Monument to the Republic gets a cleaning ahead of Memorial Day


Armed with a tooth brush and soft bristle brush, city employee Kirby Keltner cleans the Monument to the Republic at Soldiers Point at Sugar Grove Cemetery.

In preparation for Memorial Day festivities on Monday, Keltner said the tedious work is necessary to help preserve the figure that has stood at the ready for nearly 100 years.

“Some might sand blast or power wash but that can damage the monument,” Keltner said. “We take a ‘do no harm’ approach. I’m using a tooth brush and soft bristle brush to clean the algae.”

Keltner uses several liquid cleaners in the process, including one made for livestock so as not to harm the granite. He also uses a popsicle stick to get into some of the deeper crevices. Keltner believes the last time the monument was cleaned in this manner was 8-10 years ago.

The Memorial Day celebration in Sugar Grove will take place following the annual parade, which is set to begin at 10 a.m. Monday. The parade will end at Sugar Grove and after a short break, Memorial Day festivities presented by Wilmington American Legion Post 49 will take place near the Monument to the Republic.

According to information provided from the Clinton County History Center, the Monument to the Republic is as follows:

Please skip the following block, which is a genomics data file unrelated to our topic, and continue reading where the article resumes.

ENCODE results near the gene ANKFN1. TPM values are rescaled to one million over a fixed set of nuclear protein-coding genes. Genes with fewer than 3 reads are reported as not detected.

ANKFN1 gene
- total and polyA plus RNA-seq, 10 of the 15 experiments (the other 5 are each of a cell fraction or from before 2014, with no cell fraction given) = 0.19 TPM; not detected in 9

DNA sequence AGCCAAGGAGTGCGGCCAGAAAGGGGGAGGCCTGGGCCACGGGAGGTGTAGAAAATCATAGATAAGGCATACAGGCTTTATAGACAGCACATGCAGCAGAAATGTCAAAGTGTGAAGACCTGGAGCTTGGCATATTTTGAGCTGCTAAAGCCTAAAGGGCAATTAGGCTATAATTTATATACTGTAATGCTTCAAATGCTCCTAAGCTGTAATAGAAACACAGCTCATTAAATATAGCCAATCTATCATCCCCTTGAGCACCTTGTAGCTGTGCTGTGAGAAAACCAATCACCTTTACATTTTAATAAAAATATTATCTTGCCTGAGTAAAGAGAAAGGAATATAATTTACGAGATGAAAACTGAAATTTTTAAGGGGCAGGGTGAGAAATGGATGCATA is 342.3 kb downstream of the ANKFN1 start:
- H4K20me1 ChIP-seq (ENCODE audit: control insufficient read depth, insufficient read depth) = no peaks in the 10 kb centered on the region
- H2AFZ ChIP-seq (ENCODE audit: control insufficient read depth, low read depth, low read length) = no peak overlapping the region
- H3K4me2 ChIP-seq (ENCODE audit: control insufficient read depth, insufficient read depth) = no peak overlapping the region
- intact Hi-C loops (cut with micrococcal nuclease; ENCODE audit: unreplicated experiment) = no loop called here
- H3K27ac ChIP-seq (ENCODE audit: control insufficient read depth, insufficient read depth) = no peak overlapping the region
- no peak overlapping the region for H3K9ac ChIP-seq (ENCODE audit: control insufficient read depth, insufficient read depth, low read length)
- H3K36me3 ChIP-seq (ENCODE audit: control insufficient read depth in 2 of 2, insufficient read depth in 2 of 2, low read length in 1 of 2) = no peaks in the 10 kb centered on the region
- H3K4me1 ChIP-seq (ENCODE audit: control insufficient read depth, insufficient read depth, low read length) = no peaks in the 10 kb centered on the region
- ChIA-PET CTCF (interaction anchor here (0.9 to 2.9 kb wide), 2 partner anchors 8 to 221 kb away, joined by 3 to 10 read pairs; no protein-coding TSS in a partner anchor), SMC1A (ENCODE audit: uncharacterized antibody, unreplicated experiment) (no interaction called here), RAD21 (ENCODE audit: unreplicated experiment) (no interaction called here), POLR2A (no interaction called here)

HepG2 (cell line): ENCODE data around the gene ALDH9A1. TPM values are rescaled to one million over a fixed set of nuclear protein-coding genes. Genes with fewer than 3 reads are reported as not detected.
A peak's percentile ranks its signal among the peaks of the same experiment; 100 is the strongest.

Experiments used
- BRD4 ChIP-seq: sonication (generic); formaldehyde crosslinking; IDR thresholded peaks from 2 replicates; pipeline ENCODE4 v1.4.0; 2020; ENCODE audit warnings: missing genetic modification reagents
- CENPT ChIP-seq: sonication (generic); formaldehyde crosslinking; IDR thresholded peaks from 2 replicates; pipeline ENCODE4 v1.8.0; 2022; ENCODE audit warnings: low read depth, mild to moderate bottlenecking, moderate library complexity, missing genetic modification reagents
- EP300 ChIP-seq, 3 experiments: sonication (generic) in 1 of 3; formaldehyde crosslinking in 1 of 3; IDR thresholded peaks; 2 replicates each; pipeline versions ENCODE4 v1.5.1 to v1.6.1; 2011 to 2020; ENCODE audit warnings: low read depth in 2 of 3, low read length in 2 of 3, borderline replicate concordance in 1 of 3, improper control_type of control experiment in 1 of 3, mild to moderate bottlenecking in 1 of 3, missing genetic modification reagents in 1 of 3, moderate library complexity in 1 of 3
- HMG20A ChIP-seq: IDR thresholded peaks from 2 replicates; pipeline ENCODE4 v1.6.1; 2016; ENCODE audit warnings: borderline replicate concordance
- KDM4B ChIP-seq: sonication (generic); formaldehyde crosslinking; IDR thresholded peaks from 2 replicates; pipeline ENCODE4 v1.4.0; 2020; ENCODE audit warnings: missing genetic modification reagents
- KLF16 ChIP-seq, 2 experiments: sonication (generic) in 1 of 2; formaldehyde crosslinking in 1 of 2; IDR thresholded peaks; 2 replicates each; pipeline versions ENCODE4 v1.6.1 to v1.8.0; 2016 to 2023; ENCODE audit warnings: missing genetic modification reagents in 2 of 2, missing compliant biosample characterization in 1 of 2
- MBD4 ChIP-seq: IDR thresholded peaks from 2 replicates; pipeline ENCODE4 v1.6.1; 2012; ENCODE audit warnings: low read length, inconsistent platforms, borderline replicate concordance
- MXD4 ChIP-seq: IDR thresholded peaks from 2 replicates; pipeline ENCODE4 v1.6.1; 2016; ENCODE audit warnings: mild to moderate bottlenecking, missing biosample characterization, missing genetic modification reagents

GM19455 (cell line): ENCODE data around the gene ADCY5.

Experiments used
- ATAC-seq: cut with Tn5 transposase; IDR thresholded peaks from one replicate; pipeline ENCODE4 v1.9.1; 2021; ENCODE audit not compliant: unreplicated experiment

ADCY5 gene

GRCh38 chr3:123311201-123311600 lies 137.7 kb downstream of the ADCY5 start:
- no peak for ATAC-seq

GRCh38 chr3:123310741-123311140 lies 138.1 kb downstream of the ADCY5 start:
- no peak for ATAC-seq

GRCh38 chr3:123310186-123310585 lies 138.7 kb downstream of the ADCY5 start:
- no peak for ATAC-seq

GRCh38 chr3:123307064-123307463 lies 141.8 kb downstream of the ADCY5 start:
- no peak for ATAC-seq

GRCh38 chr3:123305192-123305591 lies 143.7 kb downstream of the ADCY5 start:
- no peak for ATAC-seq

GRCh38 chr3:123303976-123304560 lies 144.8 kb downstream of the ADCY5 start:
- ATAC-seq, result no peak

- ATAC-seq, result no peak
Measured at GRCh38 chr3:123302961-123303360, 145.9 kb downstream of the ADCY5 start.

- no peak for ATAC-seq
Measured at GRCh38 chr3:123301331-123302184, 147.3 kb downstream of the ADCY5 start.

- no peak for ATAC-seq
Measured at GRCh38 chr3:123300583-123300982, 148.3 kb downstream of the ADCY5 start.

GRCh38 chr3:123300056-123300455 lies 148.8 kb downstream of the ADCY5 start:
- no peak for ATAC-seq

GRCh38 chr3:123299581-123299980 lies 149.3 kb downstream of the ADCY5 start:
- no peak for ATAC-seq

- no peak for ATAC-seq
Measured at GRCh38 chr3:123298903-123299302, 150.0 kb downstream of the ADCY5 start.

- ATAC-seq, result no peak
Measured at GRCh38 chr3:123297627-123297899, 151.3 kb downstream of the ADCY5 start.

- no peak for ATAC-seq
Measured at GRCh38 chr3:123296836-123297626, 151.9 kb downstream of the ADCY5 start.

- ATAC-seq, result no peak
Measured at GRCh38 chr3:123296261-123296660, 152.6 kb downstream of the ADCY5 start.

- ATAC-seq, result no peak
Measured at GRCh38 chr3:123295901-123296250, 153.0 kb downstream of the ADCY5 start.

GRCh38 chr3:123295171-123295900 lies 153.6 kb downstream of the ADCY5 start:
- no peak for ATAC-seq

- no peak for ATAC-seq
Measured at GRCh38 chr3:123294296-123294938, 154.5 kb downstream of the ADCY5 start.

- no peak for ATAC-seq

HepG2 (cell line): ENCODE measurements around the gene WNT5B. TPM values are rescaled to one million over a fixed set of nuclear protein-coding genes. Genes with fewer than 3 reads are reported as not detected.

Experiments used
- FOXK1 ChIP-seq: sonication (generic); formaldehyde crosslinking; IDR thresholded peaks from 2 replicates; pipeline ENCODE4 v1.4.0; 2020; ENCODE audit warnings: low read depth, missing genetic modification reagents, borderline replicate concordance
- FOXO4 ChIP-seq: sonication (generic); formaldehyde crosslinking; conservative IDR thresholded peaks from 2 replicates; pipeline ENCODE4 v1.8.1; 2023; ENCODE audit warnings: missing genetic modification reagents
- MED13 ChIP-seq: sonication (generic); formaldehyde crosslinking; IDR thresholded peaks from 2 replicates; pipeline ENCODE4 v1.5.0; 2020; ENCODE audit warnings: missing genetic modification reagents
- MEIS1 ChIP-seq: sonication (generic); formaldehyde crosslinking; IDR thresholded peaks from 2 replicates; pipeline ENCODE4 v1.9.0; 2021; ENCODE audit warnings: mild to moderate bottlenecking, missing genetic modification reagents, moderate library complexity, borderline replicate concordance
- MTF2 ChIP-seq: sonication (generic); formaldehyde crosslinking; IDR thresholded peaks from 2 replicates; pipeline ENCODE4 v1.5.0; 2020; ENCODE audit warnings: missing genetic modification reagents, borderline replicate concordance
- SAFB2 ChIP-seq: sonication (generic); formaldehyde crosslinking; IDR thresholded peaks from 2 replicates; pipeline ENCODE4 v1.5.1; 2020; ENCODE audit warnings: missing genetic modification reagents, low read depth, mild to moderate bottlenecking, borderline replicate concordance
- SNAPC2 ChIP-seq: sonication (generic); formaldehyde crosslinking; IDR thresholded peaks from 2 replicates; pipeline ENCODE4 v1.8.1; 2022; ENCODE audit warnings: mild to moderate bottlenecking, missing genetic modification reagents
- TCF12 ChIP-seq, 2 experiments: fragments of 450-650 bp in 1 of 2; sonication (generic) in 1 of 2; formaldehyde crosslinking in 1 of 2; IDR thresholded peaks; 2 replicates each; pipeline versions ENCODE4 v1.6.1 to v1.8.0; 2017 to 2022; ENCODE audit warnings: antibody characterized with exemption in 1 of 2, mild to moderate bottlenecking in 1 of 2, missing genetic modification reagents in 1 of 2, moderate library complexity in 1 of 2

Dressed in a Civil War winter wool uniform, this monument has been standing guard for approximately 94 years. His purpose was, and is, to pay tribute to Clinton County soldiers of all wars. His name is “Monument to the Republic.”

In 1890, the Grand Army of the Republic-Civil War veterans (GAR) requested ground be set aside in Sugar Grove Cemetery at Soldiers Point for the burial of war veterans for who no other accommodations had been made.

A monument for the soldiers who served in the Civil War was dedicated on Oct. 16, 1927. This carved granite monument, ordered from Barra Granite Works in Vermont, was made possible by the efforts of the GAR and the Women’s Relief Corps (WRC) who raised $1,808.75 to pay for the statue.

No posts to display